Post-war rations, stand-up toilets and a broken-down boiler: How teenaged Jackie Kennedy slummed it in Paris during her foreign exchange program

April 12th, 20123:08 am @

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By
Daniel Bates

20:49, 11 April 2012

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03:01, 12 April 2012

She was the glamorous icon who went on to become the First Lady of Camelot.

But in 1949 Jackie Kennedy was just a foreign exchange student slumming it in Paris who was forced to get by on rations just like everybody else.

John F Kennedy’s wife-to-be stayed in a modest home with a French family where the boiler broke down so often she had to wrap herself in a shawl to stay warm.

Life's a beach! Jackie Bouvier and Claude de Renty sit on a beach during their year abroad

Life’s a beach! Jackie Bouvier and Claude de Renty sit on a beach during their year abroad

She had to squat on old-fashioned toilets and use newspaper instead of tissue whenever she needed the rest room – before rushing quickly in case it backed up.

The unglamorous account is in a new book: ‘Dreaming in French: The Paris Years of Jacqueline Bouvier Kennedy, Susan Sontag, and Angela Davis’, which details the travails of the three women during their time in the French capital.

Mrs Kennedy was one of 35 girls there for a semester between 1949 and 1950 as part of a foreign study programme at the Sorbonne through Smith College.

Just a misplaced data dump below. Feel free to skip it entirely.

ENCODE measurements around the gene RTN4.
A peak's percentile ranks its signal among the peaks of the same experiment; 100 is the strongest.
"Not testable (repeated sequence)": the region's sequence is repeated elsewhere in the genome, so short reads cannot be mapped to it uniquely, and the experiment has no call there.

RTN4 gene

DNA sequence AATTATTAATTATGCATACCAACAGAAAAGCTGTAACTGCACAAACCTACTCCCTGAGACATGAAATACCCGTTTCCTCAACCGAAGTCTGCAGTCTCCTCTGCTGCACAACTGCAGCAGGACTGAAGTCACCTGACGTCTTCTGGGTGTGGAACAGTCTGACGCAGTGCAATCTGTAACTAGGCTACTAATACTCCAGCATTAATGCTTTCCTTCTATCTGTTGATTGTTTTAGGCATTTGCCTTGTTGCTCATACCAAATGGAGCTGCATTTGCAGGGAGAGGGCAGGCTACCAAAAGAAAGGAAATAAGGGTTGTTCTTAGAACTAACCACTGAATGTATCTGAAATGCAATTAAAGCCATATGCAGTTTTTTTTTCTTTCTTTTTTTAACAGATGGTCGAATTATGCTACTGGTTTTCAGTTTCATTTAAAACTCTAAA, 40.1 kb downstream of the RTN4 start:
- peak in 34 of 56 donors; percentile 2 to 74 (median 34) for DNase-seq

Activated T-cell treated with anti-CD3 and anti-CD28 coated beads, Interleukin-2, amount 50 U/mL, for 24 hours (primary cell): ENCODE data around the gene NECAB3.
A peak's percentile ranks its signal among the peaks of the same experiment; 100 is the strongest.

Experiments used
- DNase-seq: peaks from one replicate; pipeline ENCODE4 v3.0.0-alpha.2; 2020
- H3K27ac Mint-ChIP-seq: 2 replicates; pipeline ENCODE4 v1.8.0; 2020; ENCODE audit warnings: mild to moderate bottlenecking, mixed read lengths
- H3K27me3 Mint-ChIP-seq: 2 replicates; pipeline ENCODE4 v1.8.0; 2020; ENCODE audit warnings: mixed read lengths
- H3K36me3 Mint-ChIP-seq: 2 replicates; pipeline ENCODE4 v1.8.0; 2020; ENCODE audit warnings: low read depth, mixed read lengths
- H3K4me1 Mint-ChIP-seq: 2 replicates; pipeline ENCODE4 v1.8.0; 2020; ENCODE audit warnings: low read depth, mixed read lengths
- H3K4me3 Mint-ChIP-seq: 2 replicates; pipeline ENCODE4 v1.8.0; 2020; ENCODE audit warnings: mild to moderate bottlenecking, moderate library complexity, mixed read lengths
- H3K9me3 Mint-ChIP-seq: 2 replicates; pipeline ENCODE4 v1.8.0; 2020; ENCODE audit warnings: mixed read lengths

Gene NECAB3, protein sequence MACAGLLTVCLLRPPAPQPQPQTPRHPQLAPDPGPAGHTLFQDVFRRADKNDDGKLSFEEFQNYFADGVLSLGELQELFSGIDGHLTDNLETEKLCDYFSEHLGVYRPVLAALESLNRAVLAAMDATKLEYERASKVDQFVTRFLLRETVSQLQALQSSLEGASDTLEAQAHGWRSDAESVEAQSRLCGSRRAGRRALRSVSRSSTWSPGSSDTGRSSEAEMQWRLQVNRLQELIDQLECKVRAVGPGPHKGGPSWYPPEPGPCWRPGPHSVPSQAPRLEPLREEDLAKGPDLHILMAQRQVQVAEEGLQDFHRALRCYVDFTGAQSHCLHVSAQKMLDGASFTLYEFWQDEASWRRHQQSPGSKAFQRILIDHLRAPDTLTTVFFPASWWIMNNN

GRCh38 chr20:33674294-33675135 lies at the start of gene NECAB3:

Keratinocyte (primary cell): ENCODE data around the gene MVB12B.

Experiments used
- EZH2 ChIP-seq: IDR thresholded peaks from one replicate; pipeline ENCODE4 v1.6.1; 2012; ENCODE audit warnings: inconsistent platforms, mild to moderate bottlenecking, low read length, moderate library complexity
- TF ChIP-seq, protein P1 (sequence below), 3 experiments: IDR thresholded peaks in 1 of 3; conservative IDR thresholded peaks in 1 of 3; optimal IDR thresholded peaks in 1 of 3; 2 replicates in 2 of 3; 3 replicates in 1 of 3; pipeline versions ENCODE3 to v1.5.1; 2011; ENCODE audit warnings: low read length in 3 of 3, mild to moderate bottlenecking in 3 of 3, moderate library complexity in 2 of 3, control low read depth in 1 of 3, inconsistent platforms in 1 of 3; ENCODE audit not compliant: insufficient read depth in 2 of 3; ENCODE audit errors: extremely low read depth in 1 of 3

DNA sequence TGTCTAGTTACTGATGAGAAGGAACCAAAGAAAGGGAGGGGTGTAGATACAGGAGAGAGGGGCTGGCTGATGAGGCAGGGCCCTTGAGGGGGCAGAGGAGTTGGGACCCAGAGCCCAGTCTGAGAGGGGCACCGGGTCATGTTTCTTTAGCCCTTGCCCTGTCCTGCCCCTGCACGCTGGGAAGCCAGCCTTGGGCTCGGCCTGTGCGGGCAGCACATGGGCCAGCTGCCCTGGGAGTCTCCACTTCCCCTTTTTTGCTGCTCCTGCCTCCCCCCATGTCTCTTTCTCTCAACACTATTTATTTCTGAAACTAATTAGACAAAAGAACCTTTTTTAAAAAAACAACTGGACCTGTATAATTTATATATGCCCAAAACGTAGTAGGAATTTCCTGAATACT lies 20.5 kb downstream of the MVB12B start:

In 1952 she would meet Mr Kennedy and begin her ascent to the White House, but the trip allowed her a chance to explore her personal history after finding out she was one eighth French.

Exchange: American university exchange students on the deck of an ocean liner taking them to France where they lived for a year. L-R: Elizabeth Curth, Margaret Snyder, Jacqueline Bouvier, Mary Ann Freedman, and Hester WilliamsExchange: American university exchange students on the deck of an ocean liner taking them to France where they lived for a year. L-R: Elizabeth Curth, Margaret Snyder, Jacqueline Bouvier, Mary Ann Freedman, and Hester Williams Jacqueline Bouvier, Mary Ann Freedman, and Hester Williams

Aged 19 at the time, Mrs Kennedy was treated no different to others and as Paris was still recovering from World War II she was given a ration card for sugar and coffee.

Author Alice Kaplan writes that off all the ‘culture shocks’ for her and the other girls ‘the most intense was the most necessary aspect of everyday life: the toilets’.

She stayed with French family the de Rentys and in their home there was just one bath and one toilet for the four bedrooms.

That was nothing however compared to restaurants where there were ‘standup Turkish toilets’ unchanged in a century with two elevated pads over a hole, forcing the user to squat.

Even toilet paper was scarce, forcing the future First Lady to use newspaper instead.

Slumming it: In 1949 Jackie Kennedy was just a foreign exchange student slumming it in Paris who was forced to get by on rations just like everybody else

Jackie Kennedy

Slumming it: In 1949, Jackie Kennedy was just a foreign exchange student slumming it in Paris (left), forced to get by on rations just like everybody else – before she rose to become the first lady

Kaplan writes that the peril did not end there and ‘that squatting over these devices was treacherous in skirts…you needed to be at a safe distance to flush and there wasn’t much distance to be had in the tiny water closet’.